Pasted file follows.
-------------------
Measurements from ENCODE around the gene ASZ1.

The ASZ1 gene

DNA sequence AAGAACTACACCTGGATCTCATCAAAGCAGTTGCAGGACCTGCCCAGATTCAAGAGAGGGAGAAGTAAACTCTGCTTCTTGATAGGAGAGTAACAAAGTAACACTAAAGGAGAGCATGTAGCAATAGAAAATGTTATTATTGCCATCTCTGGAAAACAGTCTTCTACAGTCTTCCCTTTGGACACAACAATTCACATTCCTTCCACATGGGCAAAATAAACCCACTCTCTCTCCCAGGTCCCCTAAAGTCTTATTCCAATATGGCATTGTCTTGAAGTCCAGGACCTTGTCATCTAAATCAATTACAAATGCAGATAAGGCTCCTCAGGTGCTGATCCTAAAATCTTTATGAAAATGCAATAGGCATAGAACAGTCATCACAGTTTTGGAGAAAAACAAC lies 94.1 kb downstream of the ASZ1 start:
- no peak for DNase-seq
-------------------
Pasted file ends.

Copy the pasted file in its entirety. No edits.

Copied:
Measurements from ENCODE around the gene ASZ1.

The ASZ1 gene

DNA sequence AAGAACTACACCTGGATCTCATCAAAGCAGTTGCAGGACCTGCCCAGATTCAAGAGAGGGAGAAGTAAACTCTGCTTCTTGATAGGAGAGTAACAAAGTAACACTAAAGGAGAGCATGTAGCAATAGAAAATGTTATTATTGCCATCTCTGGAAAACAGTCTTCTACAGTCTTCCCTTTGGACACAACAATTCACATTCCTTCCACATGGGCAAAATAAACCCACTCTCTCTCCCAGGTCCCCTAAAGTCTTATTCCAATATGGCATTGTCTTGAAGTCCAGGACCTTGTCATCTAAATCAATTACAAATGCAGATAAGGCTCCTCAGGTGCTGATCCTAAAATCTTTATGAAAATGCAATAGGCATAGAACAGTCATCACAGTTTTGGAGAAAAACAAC lies 94.1 kb downstream of the ASZ1 start:
- no peak for DNase-seq